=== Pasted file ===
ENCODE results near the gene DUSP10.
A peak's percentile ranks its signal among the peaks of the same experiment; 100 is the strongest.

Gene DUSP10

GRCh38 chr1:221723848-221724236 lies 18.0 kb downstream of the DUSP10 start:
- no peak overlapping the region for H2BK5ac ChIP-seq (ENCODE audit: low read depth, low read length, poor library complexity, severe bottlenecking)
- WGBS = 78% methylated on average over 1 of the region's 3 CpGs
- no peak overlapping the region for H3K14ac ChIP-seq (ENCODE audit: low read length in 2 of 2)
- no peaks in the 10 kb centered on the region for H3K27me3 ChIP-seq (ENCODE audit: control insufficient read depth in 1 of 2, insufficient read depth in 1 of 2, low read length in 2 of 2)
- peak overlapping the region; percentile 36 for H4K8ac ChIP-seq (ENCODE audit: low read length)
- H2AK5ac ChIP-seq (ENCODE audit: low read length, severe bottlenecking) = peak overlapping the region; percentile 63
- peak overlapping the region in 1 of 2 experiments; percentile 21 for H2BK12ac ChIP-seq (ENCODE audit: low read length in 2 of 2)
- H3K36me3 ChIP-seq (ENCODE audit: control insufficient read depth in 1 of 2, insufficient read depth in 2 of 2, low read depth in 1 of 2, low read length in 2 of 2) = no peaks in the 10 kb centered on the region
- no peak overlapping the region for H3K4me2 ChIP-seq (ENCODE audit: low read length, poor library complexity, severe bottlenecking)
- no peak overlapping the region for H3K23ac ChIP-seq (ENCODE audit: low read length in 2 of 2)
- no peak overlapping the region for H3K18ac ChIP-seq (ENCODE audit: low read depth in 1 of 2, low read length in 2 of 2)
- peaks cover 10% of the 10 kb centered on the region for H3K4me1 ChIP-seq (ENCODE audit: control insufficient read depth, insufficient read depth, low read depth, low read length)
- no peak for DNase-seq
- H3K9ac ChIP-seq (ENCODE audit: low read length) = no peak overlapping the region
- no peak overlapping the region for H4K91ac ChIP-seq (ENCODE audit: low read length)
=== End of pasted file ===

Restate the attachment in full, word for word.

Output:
ENCODE results near the gene DUSP10.
A peak's percentile ranks its signal among the peaks of the same experiment; 100 is the strongest.

Gene DUSP10

GRCh38 chr1:221723848-221724236 lies 18.0 kb downstream of the DUSP10 start:
- no peak overlapping the region for H2BK5ac ChIP-seq (ENCODE audit: low read depth, low read length, poor library complexity, severe bottlenecking)
- WGBS = 78% methylated on average over 1 of the region's 3 CpGs
- no peak overlapping the region for H3K14ac ChIP-seq (ENCODE audit: low read length in 2 of 2)
- no peaks in the 10 kb centered on the region for H3K27me3 ChIP-seq (ENCODE audit: control insufficient read depth in 1 of 2, insufficient read depth in 1 of 2, low read length in 2 of 2)
- peak overlapping the region; percentile 36 for H4K8ac ChIP-seq (ENCODE audit: low read length)
- H2AK5ac ChIP-seq (ENCODE audit: low read length, severe bottlenecking) = peak overlapping the region; percentile 63
- peak overlapping the region in 1 of 2 experiments; percentile 21 for H2BK12ac ChIP-seq (ENCODE audit: low read length in 2 of 2)
- H3K36me3 ChIP-seq (ENCODE audit: control insufficient read depth in 1 of 2, insufficient read depth in 2 of 2, low read depth in 1 of 2, low read length in 2 of 2) = no peaks in the 10 kb centered on the region
- no peak overlapping the region for H3K4me2 ChIP-seq (ENCODE audit: low read length, poor library complexity, severe bottlenecking)
- no peak overlapping the region for H3K23ac ChIP-seq (ENCODE audit: low read length in 2 of 2)
- no peak overlapping the region for H3K18ac ChIP-seq (ENCODE audit: low read depth in 1 of 2, low read length in 2 of 2)
- peaks cover 10% of the 10 kb centered on the region for H3K4me1 ChIP-seq (ENCODE audit: control insufficient read depth, insufficient read depth, low read depth, low read length)
- no peak for DNase-seq
- H3K9ac ChIP-seq (ENCODE audit: low read length) = no peak overlapping the region
- no peak overlapping the region for H4K91ac ChIP-seq (ENCODE audit: low read length)